first world problems : Oh Fair New Mexico

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by Karen Fayeth

A Baseball Story of My Own

A few years back, I participated in a flash fiction writing event and drew the genre of Historical Fiction as my prompt. Historical Fiction! I had no idea what to do with that. None. At all.

I believe the full prompt was Historical Fiction, a dentist’s office, and a leather jacket.

Uh. Okay. Sure.

So off I went and wrote a story. My own little sort of baseball story and turns out it did pretty well in the competition, meaning it was good enough to get me to the next round.

After finishing the story, I’d had a bit wish that my sorta kinda baseball story would get to see the light of day, and be published during the baseball season.

Well, my wish came true. “The Dilemma” was published this past April in issue 13 of SLAB Literary Magazine.

My baseball story! Published in April! During Spring Training!!

So why am I telling you this in June?

Well, it came out in the print version in April and I decided to wait for the issue to be loaded up online before sharing. Well, Issue 13 is online, however…..my story is listed in the table of contents but it’s not printed in the online version.

Grr.

I’ve sent a few notes but I think the editorial team is off on summer vacation.

While I love the folks and SLAB and am so very, very grateful they published my story, I don’t really want to wait anymore to share my little story with the world.

So I scanned that bad boy and you can read my little baseball story today, a few weeks before the All Star Break.

Here it is: The Dilemma

You can also find the link in the right side of this page.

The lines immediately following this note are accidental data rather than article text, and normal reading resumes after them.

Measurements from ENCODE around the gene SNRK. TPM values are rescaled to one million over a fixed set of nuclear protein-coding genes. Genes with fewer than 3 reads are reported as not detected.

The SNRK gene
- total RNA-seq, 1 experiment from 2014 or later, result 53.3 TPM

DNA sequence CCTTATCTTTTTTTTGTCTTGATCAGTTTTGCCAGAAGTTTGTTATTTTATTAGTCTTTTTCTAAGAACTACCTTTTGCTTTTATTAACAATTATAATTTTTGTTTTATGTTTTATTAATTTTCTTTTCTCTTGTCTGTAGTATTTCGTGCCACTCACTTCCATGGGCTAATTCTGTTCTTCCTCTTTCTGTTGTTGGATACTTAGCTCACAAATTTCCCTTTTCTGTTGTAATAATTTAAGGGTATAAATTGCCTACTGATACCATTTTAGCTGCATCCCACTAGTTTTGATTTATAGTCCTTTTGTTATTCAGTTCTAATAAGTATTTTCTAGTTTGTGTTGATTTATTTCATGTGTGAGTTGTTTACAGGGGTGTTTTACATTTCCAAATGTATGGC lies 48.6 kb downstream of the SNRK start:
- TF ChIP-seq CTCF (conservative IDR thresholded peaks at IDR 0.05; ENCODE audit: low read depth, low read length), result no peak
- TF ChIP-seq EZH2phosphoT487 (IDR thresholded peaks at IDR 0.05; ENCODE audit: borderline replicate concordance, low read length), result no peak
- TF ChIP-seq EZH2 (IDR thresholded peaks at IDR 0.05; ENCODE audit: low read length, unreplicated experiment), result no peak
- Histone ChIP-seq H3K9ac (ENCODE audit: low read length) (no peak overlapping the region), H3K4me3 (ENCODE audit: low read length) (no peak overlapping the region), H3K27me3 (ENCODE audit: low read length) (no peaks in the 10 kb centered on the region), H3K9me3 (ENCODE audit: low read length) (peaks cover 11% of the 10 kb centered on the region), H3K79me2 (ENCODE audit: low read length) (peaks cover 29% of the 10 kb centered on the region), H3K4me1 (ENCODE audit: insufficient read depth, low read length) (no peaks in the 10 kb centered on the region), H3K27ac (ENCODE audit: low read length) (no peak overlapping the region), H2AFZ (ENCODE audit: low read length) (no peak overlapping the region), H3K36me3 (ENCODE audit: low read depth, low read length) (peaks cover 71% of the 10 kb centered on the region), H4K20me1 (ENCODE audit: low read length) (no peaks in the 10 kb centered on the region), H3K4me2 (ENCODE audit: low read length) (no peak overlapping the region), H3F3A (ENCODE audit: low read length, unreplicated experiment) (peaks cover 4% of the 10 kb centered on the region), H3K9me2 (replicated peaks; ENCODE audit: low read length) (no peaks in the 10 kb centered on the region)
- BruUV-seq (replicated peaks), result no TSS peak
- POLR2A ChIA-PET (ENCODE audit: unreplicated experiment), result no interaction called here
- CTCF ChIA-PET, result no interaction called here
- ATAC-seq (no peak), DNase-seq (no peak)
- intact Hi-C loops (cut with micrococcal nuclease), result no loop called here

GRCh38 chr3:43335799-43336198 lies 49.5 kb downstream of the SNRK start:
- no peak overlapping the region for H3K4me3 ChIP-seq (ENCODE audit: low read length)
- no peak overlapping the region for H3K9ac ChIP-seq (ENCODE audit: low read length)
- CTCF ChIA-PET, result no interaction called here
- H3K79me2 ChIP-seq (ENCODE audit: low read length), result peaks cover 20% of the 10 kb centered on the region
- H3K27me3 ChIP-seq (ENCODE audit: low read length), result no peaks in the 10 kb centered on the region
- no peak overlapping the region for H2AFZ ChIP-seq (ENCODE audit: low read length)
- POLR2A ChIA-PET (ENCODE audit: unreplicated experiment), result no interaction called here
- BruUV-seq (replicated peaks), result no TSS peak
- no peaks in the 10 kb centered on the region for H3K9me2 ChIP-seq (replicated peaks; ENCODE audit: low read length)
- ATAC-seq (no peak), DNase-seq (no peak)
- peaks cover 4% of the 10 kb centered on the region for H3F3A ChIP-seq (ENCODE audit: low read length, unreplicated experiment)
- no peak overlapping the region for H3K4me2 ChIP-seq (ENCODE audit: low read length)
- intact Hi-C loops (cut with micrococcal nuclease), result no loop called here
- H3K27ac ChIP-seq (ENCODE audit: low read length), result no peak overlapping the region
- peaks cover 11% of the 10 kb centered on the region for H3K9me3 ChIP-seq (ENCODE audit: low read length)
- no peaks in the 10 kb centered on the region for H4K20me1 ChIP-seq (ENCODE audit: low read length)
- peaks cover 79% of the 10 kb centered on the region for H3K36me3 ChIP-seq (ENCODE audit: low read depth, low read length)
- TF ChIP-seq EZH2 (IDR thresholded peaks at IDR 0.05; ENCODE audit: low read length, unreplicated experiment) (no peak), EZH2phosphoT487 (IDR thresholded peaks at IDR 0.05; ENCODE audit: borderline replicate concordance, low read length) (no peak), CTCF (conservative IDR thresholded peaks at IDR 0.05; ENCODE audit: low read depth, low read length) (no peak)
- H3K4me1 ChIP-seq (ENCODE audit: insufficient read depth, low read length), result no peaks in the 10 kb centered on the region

If you take a few moments to give it a read, I’d be quite grateful. If you don’t wanna read but just wanna send “yay you” thoughts, also fine by me.

Either way, I’m going to be over here feeling pretty darn proud of myself for taking a bit of an oddball prompt and making something good.




Issue 13






The Politics of Orientation

Sense memory is a funny thing. Seemingly insignificant things are ingrained early in your cells and pop up at the darndest times.

***

Earlier this week, after a long day at work and in a post-dinner stupor, I emptied the dishwasher and put away our clean dishes.

No big deal, right? Common, unremarkable.

After I’d put away the dishes, I looked at the cabinet where our glassware is kept and laughed, because I had done something that harkens back to an earlier time.

When The Good Man and I first moved in together more than ten years ago, there was a lot of negotiation. To be expected, I’d been living alone an awfully long time, was a bit set in my ways, and I was no spring chicken either.

So having this dude move into my space was, well, weird. I honestly had some difficulties, which we were able to work through bit by bit.

One such negotiation had to do with the orientation of drinkware on the shelves. You’d think this wouldn’t be a big deal, but it became one of many lessons in “things you do because of where your from.”

You see, I grew up in dry ol’ New Mexico. We loaded our glasses rim down so the dust doesn’t get in ya drink.

The Good Man grew up in Brooklyn. They loaded their glasses rim upward because god knows what crawled across the shelves and it’s gross to drink from a rim that’s been in the yuck. “That’s why my mom puts new shelf paper down in every place she lives,” he explained.

Ah. Well. Sure. That actually made sense. So I relented and agreed our home would be a rims up sort of space.

Besides, I knew that picking battles was going to be the key to success. We still had to settle if our home was going to load toilet paper over the top or from below. (Over the top is the final determination, my preference, The Good Man doesn’t care either way)

So this past week, tired of mind and body, doing something I must have done thousands of times in my life by emptying the dishwasher, I loaded the glassed rim down. And laughed.

Then thought about the early days of The Good Man and Me. As we approach our ten-year wedding anniversary, I have been doing that a lot lately.

So did I then turn the glasses back over? Nope. I left them, figuring we’d use all the clean glasses before the next washer run, and then on the next unload one of us would get the right orientation.

This morning, better rested, I unloaded the dishwasher again. Sense memory, I didn’t even think about it. I put the clean glasses rims up and walked away.